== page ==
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Physical Room Modeling with DWNs

Recent developments in physical modeling using digital waveguides have included the use of a waveguide mesh to model 2D membranes and 3D rooms [32,33,24]. In the membrane, for example, a rectilinear mesh of digital waveguides can be interconnected via four-port scattering junctions to provide lossless prototypes for ``plate reverberators'' and the like. A single dispersive waveguide (made dispersive using embedded allpass filters) can be used to model ``spring reverberators.'' Savioja et al. [24] have found that the rectilinear 3D waveguide mesh has good room simulation properties at low frequencies.

Since reverberation quality generally increases with the number dimensions (from spring to plate to acoustic space), it is plausible to expect that higher dimensional waveguide meshes will provide better reverberation than we have ever known. Generalizing (35) to higher dimensions, one can see that the higher the dimensionality, the more rapidly the mode density increases with frequency. However, above the ``Schroeder limit'' at which the modes are so densely packed that the ear cannot resolve them, increasing the density should have no audible effect. Nevertheless, it is an interesting direction to pursue.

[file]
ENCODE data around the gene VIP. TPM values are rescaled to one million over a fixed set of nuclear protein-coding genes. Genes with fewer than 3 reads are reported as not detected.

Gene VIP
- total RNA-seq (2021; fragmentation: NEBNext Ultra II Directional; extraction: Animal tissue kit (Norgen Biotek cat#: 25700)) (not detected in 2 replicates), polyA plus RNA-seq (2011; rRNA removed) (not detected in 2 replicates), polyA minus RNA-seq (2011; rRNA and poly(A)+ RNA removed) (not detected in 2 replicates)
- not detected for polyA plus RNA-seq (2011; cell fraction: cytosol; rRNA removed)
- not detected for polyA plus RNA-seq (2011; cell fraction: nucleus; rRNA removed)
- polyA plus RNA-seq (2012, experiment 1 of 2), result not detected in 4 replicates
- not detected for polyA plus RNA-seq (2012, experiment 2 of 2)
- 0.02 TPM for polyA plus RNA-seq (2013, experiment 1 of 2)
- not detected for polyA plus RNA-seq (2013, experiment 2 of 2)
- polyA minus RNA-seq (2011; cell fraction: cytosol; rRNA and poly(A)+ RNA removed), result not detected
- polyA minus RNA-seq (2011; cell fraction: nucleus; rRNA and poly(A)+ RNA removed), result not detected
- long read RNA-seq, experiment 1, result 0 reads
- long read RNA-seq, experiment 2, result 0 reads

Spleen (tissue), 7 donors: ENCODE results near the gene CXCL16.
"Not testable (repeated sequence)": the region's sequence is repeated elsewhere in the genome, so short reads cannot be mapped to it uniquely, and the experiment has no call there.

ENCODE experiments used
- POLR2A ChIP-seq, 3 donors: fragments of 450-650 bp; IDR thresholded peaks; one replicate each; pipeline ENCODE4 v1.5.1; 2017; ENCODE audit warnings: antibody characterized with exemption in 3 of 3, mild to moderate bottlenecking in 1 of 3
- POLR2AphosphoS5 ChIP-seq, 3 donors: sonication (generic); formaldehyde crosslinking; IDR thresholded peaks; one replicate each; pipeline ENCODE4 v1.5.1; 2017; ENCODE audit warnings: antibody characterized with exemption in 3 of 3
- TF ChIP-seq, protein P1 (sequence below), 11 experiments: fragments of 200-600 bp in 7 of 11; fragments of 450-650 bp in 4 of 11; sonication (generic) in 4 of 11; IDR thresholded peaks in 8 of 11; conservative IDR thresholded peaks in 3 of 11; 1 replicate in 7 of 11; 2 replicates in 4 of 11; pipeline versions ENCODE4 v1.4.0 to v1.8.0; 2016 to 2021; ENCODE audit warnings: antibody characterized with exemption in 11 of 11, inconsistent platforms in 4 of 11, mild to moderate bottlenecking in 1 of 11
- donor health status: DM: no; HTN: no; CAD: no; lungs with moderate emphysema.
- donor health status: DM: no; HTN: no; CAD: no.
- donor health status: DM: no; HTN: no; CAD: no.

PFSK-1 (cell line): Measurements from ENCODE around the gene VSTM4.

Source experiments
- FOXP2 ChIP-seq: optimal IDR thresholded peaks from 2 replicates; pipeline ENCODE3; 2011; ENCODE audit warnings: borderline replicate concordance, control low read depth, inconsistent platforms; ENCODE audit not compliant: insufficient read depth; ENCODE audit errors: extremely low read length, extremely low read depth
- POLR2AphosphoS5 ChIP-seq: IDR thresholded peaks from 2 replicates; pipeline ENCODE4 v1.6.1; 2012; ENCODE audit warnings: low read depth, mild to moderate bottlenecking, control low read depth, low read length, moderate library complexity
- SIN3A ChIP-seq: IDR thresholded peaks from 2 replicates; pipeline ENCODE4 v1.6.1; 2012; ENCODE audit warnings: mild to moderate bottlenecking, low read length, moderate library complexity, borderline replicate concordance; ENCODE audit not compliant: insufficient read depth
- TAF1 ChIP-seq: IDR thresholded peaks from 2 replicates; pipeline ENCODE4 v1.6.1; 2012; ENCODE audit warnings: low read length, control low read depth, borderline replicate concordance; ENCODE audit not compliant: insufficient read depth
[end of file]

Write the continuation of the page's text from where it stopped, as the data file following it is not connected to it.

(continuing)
The waveguide mesh is structurally lossless so that there is no attenuation error in the sampled wave propagation. However, the grid quantization does give rise to dispersion error: The speed of sound effectively varies somewhat as a function of frequency and propagation direction on the mesh. Generally, results are very accurate at low frequencies, but sound speed decreases gradually as frequency increases in all but certain directions which tend to be diagonals along the mesh [32]. The choice of mesh geometry has a strong effect on the dispersion behavior [33]. It also strongly affects computational complexity. As an example, whenever an isotropic mesh utilizes $N$-port scattering junctions in which $N$ is a power of 2, the scattering matrices require no multiplies [26]. For rectilinear meshes, membranes are multiply free, as are solids in 4D (since the number of ports is $2N$, in $N$ dimensional space). The tetrahedral mesh, analogous to the diamond crystal, requires no multiplies to fill 3D space. Multiply-free waveguide meshes can be integrated very densely in VLSI.

A final word about waveguide meshes is that they, like any other LTI system, can be expressed in a sparse state-space form which yields an FDN that can be interpreted as a physical model.


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``Circulant and Elliptic Feedback Delay Networks for Artificial Reverberation'', by Davide Rocchesso and Julius O. Smith III, preprint of version in IEEE Transactions on Speech and Audio, vol. 5, no. 1, pp. 51-60, Jan. 1996.

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Copyright © 2005-03-10 by Davide Rocchesso and Julius O. Smith III
Center for Computer Research in Music and Acoustics (CCRMA),   Stanford University
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